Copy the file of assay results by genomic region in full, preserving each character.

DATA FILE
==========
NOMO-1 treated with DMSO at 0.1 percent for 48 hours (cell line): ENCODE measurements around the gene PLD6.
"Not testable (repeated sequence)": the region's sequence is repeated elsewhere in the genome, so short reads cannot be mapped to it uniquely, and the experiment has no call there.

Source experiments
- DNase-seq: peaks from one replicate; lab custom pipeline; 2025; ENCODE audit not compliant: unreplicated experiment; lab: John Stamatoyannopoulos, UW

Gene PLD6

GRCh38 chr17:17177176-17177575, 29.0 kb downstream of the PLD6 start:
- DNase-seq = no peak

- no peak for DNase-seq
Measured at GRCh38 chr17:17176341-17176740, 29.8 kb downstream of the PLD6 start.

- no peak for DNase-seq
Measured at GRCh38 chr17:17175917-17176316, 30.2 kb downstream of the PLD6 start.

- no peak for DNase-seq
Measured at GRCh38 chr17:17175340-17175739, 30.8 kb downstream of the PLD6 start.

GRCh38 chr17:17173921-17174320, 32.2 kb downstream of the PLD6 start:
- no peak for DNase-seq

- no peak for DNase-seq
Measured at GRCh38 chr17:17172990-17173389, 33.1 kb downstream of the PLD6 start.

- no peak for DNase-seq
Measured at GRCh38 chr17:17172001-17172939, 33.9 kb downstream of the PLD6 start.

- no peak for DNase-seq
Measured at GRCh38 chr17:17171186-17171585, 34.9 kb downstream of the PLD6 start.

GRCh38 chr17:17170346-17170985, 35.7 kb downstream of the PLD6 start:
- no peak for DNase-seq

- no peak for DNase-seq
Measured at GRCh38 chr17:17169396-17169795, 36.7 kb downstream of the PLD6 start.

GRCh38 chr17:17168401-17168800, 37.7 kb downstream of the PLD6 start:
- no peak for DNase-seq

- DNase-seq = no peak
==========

NOMO-1 treated with DMSO at 0.1 percent for 48 hours (cell line): ENCODE measurements around the gene PLD6.
"Not testable (repeated sequence)": the region's sequence is repeated elsewhere in the genome, so short reads cannot be mapped to it uniquely, and the experiment has no call there.

Source experiments
- DNase-seq: peaks from one replicate; lab custom pipeline; 2025; ENCODE audit not compliant: unreplicated experiment; lab: John Stamatoyannopoulos, UW

Gene PLD6

GRCh38 chr17:17177176-17177575, 29.0 kb downstream of the PLD6 start:
- DNase-seq = no peak

- no peak for DNase-seq
Measured at GRCh38 chr17:17176341-17176740, 29.8 kb downstream of the PLD6 start.

- no peak for DNase-seq
Measured at GRCh38 chr17:17175917-17176316, 30.2 kb downstream of the PLD6 start.

- no peak for DNase-seq
Measured at GRCh38 chr17:17175340-17175739, 30.8 kb downstream of the PLD6 start.

GRCh38 chr17:17173921-17174320, 32.2 kb downstream of the PLD6 start:
- no peak for DNase-seq

- no peak for DNase-seq
Measured at GRCh38 chr17:17172990-17173389, 33.1 kb downstream of the PLD6 start.

- no peak for DNase-seq
Measured at GRCh38 chr17:17172001-17172939, 33.9 kb downstream of the PLD6 start.

- no peak for DNase-seq
Measured at GRCh38 chr17:17171186-17171585, 34.9 kb downstream of the PLD6 start.

GRCh38 chr17:17170346-17170985, 35.7 kb downstream of the PLD6 start:
- no peak for DNase-seq

- no peak for DNase-seq
Measured at GRCh38 chr17:17169396-17169795, 36.7 kb downstream of the PLD6 start.

GRCh38 chr17:17168401-17168800, 37.7 kb downstream of the PLD6 start:
- no peak for DNase-seq

- DNase-seq = no peak